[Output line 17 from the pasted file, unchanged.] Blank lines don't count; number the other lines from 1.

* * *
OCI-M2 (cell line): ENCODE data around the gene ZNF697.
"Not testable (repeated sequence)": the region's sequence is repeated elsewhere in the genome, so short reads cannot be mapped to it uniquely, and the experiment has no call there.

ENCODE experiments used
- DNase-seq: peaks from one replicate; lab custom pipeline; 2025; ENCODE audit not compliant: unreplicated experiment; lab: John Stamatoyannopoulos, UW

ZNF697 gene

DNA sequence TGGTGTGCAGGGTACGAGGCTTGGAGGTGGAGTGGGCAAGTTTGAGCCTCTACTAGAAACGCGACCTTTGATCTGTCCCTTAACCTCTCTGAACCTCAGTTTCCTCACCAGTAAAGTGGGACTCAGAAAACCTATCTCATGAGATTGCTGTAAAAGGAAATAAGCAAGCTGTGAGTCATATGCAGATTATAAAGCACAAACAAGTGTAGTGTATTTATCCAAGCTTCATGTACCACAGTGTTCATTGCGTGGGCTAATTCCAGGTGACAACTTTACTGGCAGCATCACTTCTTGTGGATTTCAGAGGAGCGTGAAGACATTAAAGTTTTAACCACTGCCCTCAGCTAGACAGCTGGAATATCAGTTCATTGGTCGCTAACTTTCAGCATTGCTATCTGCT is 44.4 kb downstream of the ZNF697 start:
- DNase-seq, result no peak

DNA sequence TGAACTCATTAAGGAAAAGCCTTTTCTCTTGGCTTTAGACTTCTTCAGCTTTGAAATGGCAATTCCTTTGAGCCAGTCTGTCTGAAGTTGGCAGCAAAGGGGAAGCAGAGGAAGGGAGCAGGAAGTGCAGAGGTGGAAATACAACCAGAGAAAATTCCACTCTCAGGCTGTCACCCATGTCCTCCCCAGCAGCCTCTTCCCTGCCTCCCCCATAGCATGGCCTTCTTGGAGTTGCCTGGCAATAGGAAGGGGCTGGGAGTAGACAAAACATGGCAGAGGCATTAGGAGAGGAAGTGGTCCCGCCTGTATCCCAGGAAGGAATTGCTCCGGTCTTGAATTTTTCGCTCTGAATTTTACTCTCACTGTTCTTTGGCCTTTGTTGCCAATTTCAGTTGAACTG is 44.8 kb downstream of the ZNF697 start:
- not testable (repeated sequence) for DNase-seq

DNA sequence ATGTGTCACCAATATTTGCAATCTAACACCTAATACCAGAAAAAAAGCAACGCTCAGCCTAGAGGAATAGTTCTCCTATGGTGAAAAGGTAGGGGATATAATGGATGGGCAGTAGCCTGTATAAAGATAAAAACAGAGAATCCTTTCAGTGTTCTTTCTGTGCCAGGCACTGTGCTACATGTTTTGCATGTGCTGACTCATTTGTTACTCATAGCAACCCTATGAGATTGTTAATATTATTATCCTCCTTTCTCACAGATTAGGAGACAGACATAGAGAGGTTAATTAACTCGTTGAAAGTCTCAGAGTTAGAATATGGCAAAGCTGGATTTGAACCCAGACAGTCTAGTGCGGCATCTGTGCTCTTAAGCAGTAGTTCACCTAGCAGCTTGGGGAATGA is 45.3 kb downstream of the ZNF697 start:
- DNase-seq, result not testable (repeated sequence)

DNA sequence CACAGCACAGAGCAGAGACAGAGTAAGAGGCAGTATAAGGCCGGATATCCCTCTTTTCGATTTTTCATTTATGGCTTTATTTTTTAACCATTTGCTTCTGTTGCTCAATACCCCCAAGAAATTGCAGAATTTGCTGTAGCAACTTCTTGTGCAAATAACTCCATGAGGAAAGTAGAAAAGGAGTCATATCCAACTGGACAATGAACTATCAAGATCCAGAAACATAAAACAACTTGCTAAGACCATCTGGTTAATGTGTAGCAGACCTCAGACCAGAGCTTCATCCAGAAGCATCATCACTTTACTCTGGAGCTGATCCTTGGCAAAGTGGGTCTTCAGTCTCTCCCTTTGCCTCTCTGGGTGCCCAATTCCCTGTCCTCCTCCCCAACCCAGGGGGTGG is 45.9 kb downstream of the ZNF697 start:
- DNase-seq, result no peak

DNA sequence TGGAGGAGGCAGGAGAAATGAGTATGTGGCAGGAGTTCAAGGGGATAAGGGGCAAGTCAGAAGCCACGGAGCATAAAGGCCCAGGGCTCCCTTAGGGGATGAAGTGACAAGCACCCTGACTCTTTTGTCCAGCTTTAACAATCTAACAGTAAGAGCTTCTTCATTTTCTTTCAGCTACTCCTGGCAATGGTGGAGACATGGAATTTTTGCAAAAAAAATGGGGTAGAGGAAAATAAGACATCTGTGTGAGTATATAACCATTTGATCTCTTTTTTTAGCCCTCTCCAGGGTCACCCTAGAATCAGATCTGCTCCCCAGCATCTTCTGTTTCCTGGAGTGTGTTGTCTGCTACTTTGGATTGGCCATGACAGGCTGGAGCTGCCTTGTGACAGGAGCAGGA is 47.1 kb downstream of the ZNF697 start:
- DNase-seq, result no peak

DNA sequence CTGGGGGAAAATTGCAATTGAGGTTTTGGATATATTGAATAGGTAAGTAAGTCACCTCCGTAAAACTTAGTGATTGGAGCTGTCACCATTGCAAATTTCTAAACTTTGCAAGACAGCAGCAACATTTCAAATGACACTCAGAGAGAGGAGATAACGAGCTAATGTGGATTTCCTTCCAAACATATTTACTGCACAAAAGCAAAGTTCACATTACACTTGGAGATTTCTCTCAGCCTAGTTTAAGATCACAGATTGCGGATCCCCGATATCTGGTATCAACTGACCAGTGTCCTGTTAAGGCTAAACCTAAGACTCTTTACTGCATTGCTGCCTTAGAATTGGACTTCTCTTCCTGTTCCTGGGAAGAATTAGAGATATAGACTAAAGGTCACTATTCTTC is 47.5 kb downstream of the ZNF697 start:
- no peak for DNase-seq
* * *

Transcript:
- no peak for DNase-seq